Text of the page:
Above the Star: The 8th Island Trilogy
by Alexis Marie Chute

"If Archie can trust this creature, maybe he can finish the work his son began."

Three people, a sort-of family, have the chance for a vacation in one of the world’s most sought-after destinations—the Canary Islands off the coast of Spain. Grumpy, slightly dotty Archie is the grandfather of Ella, a young teenager slowly but surely dying of brain cancer who has lost the power of speech. Tessa is his daughter-in-law, Ella’s mother. Ever since Ella’s father Arden disappeared without even a goodbye note, the three have been miserable. Now, however, Archie secretly believes he can cure Ella by using a strange device called a Tillastrion. Arden kept notebooks in which he described this device that could move him to another dimension, a legendary “8th island” accessible only through the Canaries. But as they are boarding the ship to explore the islands, Tessa asks Archie why he has chosen this faraway location for their sojourn, and he is forced into divulging a little bit about Arden’s notebooks before sneaking off to find the place where he is sure he will be able to procure the magic Tillastrion.

In a shop on a backstreet, Archie meets Zeno, who looks like a boy but is actually an ancient dwarf. Zeno can supply the Tillastrion, but it won’t get Archie to the mysterious island of Jarr-wya unless Zeno goes with him. In addition, Tessa and Ella must go, too—especially Ella. In fact, Zeno takes the entire cruise ship to Jarr-wya, where everything is immediately and at times horribly out of kilter. The island is under the sway of an evil Star, and there are three very different kinds of beings—Bangols, Millia, and Olearons—vying for its possession.

The author shows her skills as a cast of bizarre characters is introduced, beginning when the ever-nervous Tessa awakes from the traumatic jump to the parallel realm to find herself overseen by an eight-foot-tall female creature with flames shooting out her back. As Chute’s multi-layered story develops, Ella develops, too, growing from a self-absorbed youngster with artistic talent into a savvy, observant teen who after she is kidnapped (the very reason why Zeno was so keen to take her along) may just find the moxie needed to survive.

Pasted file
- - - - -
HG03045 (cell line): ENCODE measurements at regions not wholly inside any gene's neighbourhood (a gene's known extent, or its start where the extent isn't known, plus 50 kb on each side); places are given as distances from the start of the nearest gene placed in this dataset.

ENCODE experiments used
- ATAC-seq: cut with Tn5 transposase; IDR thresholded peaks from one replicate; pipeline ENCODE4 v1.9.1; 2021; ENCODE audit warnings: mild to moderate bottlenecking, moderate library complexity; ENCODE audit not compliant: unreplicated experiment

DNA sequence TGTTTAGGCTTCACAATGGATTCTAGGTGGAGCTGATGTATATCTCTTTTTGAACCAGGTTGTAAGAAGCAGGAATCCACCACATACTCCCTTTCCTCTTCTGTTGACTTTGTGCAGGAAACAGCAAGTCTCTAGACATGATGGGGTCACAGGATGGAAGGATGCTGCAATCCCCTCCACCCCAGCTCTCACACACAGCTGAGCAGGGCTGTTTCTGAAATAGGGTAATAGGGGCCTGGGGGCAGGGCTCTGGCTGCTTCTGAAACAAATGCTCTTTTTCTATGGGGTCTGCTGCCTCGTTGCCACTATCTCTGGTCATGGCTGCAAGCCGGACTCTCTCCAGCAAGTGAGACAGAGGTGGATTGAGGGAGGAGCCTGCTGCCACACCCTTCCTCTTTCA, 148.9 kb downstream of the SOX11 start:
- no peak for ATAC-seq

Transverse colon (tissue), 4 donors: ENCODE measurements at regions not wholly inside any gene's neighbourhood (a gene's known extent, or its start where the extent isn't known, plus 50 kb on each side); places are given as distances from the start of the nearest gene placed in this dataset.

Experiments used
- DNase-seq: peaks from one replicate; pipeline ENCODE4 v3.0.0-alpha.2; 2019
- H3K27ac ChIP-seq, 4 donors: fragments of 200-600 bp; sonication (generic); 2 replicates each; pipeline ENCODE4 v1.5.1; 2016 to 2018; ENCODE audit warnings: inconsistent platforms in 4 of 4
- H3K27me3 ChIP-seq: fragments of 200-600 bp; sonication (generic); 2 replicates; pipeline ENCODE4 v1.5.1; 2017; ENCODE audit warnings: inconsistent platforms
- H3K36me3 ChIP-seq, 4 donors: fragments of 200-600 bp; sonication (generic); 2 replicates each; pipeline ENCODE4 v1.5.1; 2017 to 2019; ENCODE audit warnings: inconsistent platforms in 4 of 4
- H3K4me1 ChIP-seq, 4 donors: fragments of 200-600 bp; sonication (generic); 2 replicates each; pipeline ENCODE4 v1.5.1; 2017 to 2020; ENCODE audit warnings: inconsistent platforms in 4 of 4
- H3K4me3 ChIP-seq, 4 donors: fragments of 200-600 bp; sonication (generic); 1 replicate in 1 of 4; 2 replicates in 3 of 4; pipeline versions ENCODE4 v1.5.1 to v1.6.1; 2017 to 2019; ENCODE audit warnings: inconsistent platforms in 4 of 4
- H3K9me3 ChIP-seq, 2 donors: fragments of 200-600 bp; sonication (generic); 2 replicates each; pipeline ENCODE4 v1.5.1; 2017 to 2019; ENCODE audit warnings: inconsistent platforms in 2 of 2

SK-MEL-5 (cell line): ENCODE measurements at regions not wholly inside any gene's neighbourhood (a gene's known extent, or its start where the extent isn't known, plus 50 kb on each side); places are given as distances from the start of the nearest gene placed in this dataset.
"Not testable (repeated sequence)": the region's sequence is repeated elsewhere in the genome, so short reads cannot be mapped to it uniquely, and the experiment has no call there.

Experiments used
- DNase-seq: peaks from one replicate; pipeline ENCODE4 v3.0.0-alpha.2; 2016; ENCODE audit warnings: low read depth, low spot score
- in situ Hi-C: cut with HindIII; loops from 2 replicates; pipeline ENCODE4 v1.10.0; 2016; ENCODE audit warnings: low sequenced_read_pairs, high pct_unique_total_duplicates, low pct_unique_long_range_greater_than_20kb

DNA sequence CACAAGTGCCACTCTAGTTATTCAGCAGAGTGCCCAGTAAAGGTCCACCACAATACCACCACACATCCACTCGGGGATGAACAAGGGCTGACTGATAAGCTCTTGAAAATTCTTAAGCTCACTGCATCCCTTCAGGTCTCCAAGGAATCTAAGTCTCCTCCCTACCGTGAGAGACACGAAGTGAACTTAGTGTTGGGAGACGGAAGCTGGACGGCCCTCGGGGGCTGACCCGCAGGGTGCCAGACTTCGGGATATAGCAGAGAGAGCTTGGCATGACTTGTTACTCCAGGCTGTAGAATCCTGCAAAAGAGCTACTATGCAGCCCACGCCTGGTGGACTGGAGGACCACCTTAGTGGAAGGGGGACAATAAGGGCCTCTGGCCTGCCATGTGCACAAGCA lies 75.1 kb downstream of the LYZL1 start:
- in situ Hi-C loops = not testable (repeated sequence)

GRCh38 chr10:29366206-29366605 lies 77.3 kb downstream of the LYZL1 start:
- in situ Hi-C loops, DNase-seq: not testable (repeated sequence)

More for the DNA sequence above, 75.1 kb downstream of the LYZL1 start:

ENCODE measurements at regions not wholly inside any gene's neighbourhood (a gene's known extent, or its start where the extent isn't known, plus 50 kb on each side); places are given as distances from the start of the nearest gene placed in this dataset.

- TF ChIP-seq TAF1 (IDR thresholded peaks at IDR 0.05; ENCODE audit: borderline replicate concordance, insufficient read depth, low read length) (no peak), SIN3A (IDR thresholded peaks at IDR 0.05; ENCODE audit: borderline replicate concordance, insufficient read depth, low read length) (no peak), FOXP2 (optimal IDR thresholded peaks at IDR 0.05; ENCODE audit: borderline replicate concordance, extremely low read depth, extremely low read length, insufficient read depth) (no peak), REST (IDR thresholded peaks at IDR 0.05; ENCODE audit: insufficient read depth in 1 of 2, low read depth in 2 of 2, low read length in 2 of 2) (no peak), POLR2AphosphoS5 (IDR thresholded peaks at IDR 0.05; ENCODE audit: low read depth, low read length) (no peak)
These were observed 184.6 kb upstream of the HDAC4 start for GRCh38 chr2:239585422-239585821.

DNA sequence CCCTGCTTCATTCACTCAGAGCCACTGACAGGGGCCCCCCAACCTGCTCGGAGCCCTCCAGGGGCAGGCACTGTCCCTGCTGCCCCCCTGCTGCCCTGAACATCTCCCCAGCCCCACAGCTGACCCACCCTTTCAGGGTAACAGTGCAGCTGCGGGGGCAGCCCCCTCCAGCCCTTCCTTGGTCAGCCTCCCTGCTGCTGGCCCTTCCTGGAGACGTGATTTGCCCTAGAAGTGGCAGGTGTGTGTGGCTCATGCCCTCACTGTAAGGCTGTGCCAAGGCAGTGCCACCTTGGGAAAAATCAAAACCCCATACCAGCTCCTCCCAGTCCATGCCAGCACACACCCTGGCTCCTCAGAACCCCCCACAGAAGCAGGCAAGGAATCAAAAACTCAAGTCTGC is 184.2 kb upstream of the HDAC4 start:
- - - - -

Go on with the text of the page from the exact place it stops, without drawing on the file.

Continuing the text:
Chute has created a young adult fantasy with teeth. No one is quite who or what they seem at first glance, including the apparently feckless Arden who will return—albeit in a changed form—and reveal himself as a good enough father after all. Tessa, in Chute’s transmogrified universe, will have to confront her own fears and self-doubts, and Archie will not always act the hero. These are characters with depth, not cartoon cut-outs. In addition, Chute’s writing is compelling. She uses words with evident experience, as comfortable describing vomit and gore as in depicting the gentle romance emerging between Tessa and the ship’s skipper Nate. At times the book’s psychological character explorations seem slightly too mature for a younger reader, but there is enough action per page to keep everyone enthralled. A special bonus is the collection of Ella’s drawings, crucial to the plot, that has been produced by the author, who is also an award-winning artist and photographer. This is the first book in a series with an ending sufficiently fraught with change and possibility to make Chute’s fans come back for more.

RECOMMENDED by the US Review

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